Six on Saturday – Buds and Blossoms

11 May

Firstly, thank you to everyone who identified the red beetle I found yesterday. It is no more and hopefully our Lilies will be fine.

The garden is full of growth which is delightful.

1.  Wisteria
Having waited about seven years we have been rewarded with our first Wisteria flowers.

Wisteria Sinensis Prolific

2.  Clematis Duchess of Edinburgh has some healthy buds.

Duchess of Edinburgh

3.  Likewise the Clematis Warsaw Nike

Buds of Clematis Warsaw Nike

4.  Another Clematis, Montana Elizabeth,  is wowing us as it roams across the back fence. There is another lively one along the front fence too.

Montana Elizabeth

5.   The last of the Tulips are still vibrant. We planted white and purple ones in this pot – these were a surprise to us!

Last Tulips

6.     Discovery apples As some of the blossom falls, we are delighted to find tiny apple buds beginning to grow. This is one of the trees we planted for our Dear friend, Ti, who was 100 years old  last Sunday. Check out those posts for her Climate Emergency Party held on Gylly beach.

Tiny Discovery apples

Check out The Propagator’s blog for more in this series joined by gardeners from all over the world.


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12 responses to “Six on Saturday – Buds and Blossoms

  1. Heyjude

    May 13, 2019 at 3:45 pm

    I grew a wisteria when I lived in Doncaster – it took 11 years to flower and just as it was becoming interesting (as in a lot of blooms) I moved! I found all the pruning a bit of a faff to be honest, but I do like wisteria.

    • mybeautfulthings

      May 14, 2019 at 6:23 pm

      We also tried in Doncaster and it never flowered! It took me three years here to decide to try again and it has at last paid off. 🙂

      • Heyjude

        May 15, 2019 at 12:00 am

        They are lovely plants but I don’t think I will try again!

      • cavershamjj

        May 15, 2019 at 6:17 am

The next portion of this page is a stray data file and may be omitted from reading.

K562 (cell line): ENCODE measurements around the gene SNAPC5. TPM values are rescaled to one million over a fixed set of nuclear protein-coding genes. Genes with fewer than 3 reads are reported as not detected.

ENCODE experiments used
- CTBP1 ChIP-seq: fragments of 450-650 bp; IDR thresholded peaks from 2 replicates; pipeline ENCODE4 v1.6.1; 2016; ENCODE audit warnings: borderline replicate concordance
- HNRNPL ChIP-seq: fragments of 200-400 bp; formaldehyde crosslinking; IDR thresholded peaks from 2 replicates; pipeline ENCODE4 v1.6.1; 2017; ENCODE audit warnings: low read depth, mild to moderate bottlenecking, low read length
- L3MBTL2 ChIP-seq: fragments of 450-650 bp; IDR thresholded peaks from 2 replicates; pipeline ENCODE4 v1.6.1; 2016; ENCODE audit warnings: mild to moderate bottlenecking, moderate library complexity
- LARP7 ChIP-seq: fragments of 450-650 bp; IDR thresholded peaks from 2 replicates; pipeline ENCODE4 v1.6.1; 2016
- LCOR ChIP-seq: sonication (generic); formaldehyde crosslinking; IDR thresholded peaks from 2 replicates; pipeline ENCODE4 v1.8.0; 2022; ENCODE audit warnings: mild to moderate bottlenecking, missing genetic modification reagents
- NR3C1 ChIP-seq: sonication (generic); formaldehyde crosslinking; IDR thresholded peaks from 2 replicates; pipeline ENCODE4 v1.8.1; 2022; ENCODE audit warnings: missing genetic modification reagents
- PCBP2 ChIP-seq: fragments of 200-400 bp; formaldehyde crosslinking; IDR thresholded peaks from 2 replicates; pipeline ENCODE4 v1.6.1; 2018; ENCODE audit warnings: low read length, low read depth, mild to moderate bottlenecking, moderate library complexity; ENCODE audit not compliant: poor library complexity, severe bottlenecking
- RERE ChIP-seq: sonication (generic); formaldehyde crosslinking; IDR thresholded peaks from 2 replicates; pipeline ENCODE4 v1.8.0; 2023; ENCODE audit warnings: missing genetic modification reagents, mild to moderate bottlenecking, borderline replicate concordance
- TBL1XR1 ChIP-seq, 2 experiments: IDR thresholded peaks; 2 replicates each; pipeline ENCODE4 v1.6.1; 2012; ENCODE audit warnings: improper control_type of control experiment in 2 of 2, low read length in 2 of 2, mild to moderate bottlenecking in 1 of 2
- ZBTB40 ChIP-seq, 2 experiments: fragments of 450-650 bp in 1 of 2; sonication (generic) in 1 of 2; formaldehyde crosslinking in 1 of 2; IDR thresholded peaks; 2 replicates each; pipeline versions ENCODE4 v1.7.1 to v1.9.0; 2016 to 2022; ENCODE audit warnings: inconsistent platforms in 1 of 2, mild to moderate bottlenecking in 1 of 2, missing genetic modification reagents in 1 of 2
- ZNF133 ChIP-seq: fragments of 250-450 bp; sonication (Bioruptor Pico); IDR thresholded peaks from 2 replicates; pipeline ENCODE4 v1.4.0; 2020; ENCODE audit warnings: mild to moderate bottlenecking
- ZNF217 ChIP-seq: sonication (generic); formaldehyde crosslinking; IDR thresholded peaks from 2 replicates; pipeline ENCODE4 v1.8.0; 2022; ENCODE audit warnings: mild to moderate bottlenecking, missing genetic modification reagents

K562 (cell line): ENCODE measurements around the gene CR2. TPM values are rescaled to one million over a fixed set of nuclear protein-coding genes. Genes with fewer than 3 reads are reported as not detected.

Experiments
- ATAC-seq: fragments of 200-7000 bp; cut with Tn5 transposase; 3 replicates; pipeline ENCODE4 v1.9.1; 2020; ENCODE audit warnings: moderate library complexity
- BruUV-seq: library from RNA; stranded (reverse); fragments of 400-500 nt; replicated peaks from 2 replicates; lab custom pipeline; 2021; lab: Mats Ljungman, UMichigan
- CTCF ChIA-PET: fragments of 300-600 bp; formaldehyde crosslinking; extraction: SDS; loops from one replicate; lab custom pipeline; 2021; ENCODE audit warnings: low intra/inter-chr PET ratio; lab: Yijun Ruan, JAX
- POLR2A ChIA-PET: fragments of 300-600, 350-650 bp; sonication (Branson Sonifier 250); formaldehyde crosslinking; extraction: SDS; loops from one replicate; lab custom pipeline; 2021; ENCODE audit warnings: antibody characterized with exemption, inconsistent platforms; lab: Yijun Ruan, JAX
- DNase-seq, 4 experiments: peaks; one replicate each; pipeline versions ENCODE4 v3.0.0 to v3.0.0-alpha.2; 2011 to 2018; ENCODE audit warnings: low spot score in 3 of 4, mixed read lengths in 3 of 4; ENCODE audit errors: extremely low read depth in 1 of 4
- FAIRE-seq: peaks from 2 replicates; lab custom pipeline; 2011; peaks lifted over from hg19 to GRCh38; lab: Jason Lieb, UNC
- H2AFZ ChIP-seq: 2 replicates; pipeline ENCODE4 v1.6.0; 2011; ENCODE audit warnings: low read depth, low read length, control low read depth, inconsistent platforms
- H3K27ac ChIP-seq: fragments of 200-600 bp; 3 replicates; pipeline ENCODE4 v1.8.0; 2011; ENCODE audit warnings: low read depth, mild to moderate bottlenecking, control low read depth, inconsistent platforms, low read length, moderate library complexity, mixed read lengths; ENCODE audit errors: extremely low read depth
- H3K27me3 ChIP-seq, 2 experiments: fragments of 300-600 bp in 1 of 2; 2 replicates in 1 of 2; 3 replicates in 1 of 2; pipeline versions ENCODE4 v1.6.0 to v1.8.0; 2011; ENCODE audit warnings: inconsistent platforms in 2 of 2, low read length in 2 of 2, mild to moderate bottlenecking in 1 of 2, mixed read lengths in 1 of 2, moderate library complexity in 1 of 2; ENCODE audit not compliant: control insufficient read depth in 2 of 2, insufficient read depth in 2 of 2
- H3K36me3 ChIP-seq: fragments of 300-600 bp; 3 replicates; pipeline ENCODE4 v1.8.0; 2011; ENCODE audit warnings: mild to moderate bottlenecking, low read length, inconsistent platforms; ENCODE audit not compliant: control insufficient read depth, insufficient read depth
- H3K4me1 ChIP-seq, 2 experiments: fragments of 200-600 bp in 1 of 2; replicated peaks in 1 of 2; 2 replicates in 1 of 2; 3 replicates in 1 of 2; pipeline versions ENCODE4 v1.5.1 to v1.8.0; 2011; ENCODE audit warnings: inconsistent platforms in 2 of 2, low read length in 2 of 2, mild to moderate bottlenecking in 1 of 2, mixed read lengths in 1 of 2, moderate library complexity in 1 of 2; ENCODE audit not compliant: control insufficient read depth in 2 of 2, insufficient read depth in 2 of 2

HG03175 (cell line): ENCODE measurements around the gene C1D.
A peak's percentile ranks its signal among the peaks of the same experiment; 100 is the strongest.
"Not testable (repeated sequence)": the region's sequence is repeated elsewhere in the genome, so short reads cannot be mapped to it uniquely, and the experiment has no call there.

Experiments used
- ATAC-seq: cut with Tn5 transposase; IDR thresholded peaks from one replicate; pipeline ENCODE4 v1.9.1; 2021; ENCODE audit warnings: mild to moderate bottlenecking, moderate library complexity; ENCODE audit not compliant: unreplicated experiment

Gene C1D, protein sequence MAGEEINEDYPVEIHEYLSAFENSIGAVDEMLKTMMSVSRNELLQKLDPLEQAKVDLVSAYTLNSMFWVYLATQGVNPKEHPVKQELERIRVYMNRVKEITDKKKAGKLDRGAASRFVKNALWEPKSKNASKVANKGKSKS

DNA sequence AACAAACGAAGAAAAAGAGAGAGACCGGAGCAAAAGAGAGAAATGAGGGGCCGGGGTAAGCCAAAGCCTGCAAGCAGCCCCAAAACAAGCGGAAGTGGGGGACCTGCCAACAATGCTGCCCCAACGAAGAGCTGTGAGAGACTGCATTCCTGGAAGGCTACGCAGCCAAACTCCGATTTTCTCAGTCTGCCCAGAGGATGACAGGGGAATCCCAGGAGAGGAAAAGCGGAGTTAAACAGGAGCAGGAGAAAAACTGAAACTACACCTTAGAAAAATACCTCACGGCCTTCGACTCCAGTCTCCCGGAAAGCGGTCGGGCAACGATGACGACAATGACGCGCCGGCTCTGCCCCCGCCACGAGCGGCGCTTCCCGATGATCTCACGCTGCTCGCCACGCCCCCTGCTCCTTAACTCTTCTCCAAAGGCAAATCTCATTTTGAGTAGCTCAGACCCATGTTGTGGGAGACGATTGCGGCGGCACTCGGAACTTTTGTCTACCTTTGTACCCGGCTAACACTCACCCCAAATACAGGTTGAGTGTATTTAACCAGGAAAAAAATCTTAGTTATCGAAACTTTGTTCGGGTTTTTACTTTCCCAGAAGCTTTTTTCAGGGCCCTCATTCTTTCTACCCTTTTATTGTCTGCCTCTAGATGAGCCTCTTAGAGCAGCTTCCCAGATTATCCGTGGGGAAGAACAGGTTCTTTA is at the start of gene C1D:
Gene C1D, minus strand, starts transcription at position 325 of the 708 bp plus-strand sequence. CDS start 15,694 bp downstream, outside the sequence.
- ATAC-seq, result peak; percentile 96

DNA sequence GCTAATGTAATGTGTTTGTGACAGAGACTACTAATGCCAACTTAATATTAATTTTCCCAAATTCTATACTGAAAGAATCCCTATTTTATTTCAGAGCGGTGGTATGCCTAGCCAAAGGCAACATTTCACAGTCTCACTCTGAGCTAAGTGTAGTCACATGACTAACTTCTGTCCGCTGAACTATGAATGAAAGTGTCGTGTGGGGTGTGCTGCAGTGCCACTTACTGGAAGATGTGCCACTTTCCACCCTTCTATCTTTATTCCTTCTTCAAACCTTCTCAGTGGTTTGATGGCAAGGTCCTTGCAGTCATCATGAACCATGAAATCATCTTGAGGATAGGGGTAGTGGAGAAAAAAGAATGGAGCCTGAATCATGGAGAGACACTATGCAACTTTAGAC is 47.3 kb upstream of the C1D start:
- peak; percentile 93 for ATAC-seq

Fab, love your fence clematis. I have something similar in mind for my shady fence. Looks very bare at this time of year, a few montanas would be just the job.

  2. Piglet in Portugal

    May 12, 2019 at 9:31 pm

    My goodness, 100 years old and she is still involved with climate energy. Good for her.

    You have been very patient to wait seven years for your wisteria to flower.

  3. oldhouseintheshires

    May 12, 2019 at 6:29 pm

    Your wisteria is looking great! Worth the wait I expect. I made the mistake of cutting back the wrong clematis so are paying with no blooms….ah well, I shall enjoy yours!

    • mybeautfulthings

      May 12, 2019 at 6:49 pm

      You are welcome. I’ll show you more as they bloom. 🙂

  4. nrhatch

    May 12, 2019 at 12:48 pm

    Beautiful blooms!

  5. Lora Hughes

    May 12, 2019 at 8:25 am

    I’ve been waiting patiently for my wisteria, as I’d been warned it could take 7 – 15 years to bloom. Did you feel like celebrating after that long wait? I think I would, but then, any excuse for cake. Your various clematis are looking good, both in bud & bloom. Hope the lily beetles move on. They can devastate an entire bed when you’re looking in the other direction.

    • mybeautfulthings

      May 12, 2019 at 3:07 pm

      After reading this I went out to report , again, to Mr S about how we need to be on the alert for these Lily Beetles – and there was another on the Lilies! It is no more! Thank you.
      Yes, celebrating with cake is always a good idea and we are delighted to welcome these pretty blooms into our garden. 🙂

  6. Lisa

    May 11, 2019 at 11:02 pm

    Seven years? I guess I can be happy mine bloomed only two years after planting, even if it’s not purple like I’d hoped.
    Any tulips I’ve known have always turned into red ones.

    • mybeautfulthings

      May 12, 2019 at 3:13 pm

      Two years! You are very lucky. We thought ours was going to be white but it is blue and white – very welcome whatever the colour after all these years! 🙂


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